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Integra Net-Tune Server Brings Networking Down To Earth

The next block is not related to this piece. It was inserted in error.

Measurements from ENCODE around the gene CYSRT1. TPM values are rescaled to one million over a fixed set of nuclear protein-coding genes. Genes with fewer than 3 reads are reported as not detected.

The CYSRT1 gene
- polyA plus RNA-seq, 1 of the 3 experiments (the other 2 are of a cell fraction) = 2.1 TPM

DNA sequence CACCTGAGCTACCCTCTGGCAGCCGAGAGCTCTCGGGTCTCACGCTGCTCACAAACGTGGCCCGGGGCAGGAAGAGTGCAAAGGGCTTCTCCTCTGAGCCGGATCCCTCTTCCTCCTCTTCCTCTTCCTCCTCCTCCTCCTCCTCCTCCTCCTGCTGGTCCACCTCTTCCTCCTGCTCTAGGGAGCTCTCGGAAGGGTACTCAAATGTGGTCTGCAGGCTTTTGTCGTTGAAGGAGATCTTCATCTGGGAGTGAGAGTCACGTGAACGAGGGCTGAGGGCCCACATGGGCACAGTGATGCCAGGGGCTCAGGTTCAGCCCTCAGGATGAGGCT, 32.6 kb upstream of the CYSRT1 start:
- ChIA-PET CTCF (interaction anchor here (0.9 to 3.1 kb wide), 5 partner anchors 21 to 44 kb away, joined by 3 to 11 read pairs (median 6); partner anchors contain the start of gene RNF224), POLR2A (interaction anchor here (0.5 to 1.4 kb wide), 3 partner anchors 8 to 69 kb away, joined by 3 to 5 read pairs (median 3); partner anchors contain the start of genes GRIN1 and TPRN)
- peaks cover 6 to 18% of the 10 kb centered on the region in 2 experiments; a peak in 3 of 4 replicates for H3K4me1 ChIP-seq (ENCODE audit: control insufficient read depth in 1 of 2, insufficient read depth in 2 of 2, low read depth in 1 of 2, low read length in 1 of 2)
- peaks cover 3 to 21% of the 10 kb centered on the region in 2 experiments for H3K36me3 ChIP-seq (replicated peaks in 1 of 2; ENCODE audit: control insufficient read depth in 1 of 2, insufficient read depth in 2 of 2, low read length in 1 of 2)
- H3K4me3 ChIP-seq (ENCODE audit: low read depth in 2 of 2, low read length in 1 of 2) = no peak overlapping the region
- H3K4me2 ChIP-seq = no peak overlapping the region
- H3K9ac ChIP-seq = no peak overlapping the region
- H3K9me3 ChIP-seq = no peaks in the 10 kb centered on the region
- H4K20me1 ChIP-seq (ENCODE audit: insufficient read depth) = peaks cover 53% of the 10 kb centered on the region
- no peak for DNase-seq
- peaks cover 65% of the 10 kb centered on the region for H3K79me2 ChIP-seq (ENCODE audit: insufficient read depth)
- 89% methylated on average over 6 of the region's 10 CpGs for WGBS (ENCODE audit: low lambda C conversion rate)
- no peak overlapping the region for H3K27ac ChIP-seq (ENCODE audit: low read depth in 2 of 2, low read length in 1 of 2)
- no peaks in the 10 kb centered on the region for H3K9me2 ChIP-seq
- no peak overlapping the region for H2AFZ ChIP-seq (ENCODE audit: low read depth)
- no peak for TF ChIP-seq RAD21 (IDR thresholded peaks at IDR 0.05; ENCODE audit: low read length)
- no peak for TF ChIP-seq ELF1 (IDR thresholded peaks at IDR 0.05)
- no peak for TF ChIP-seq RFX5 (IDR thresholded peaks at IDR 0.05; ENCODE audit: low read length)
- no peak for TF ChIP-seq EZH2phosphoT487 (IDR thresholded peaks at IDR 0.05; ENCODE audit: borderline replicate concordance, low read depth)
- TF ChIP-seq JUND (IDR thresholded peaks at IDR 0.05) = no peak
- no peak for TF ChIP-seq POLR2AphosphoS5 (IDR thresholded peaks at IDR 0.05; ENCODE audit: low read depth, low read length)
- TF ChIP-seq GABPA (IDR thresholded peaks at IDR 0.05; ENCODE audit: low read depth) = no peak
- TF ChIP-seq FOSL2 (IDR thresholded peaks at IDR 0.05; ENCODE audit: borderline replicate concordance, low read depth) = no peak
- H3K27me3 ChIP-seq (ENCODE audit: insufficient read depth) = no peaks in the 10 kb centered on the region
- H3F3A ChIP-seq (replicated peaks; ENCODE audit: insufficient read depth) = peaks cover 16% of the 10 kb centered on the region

08/24/02 - Integra has introduced its NAS-2.3 Net-Tune server, an electronic audio library capable of encoding and storing hundreds of CDs worth of music, and distributing up to a dozen different high quality audio streams at once. This hard-drive based device is the centerpiece of the company's Net-Tune line of products, which unite the technologies of home computer networking and distributed home audio in a system that anyone can set up and use.As the library of an entire music collection, the NAS-2.3 makes finding and accessing music a snap. When ‘ripping’ a disc, the server can automatically retrieve information on the recording, such as Genre, Artist, Album, and Track names via Gracenote's online CD Database (CDDB), so organizing files is a snap. Individual songs, albums, or custom playlists can be found and established based on a huge variety of criteria such as specific artists, albums, or even genre. Dad can use his 'client' to randomly play from his jazz collection in the den, while mom listens to the Rolling Stones in the basement, and the kids listen to Britney Spears upstairs. The same song can even be halfway over in one room, while just being started in another. Because the playback doesn't involve changing discs, there is no delay such as that associated with multi-disc jukebox storage devices. The Integra NAS-2.3 uses Imerge’s XiVA platform to manage the storage and distribution of digital media files, with user control from the front panel, infrared remote, and networked PCs. When listening to a song, XiVA-Net allows the user to quickly link to a performer’s web site. Integra’s NAS-2.3 can record and store up to 1300 hours worth of digital audio as uncompressed or compressed data files on its 80 GB of Hard drive space. The built-in CD drive and MP3 encoder make ripping CDs simple and fast, at MP3 bit-rates of 128 kbps, 192 kbps VBR (variable bit rate), or 320 kbps. In addition, MP3s previously recorded on a CD or stored on a PC can be transferred through the home network. Using the rear-panel Ethernet jack, a single Cat-5 cable can be used to connect the NAS-2.3 to networked to home PCs and up to 12 'client' stations, either stand-alone units such as Integra's NAC-2.3, or Net-Tune ready receivers, such as the DTR-7.3 or 8.3. The NAS-2.3 can access the internet either by home network broadband connection (DSL, or cable modem) or using the built-in dialup modem.The Integra NAS-2.3 will be available in September at a suggested retail price of $2,000
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